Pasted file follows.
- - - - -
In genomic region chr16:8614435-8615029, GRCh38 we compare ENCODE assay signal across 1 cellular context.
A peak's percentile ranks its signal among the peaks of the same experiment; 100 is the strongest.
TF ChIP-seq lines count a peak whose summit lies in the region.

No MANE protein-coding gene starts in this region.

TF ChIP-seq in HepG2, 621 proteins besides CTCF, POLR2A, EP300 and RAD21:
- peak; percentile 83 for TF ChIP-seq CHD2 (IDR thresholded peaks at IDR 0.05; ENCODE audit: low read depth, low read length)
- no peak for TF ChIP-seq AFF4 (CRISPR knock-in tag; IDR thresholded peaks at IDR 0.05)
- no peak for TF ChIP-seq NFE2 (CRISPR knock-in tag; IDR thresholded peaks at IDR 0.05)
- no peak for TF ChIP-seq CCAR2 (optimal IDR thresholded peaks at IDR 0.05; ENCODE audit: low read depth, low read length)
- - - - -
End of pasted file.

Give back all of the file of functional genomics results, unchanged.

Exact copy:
In genomic region chr16:8614435-8615029, GRCh38 we compare ENCODE assay signal across 1 cellular context.
A peak's percentile ranks its signal among the peaks of the same experiment; 100 is the strongest.
TF ChIP-seq lines count a peak whose summit lies in the region.

No MANE protein-coding gene starts in this region.

TF ChIP-seq in HepG2, 621 proteins besides CTCF, POLR2A, EP300 and RAD21:
- peak; percentile 83 for TF ChIP-seq CHD2 (IDR thresholded peaks at IDR 0.05; ENCODE audit: low read depth, low read length)
- no peak for TF ChIP-seq AFF4 (CRISPR knock-in tag; IDR thresholded peaks at IDR 0.05)
- no peak for TF ChIP-seq NFE2 (CRISPR knock-in tag; IDR thresholded peaks at IDR 0.05)
- no peak for TF ChIP-seq CCAR2 (optimal IDR thresholded peaks at IDR 0.05; ENCODE audit: low read depth, low read length)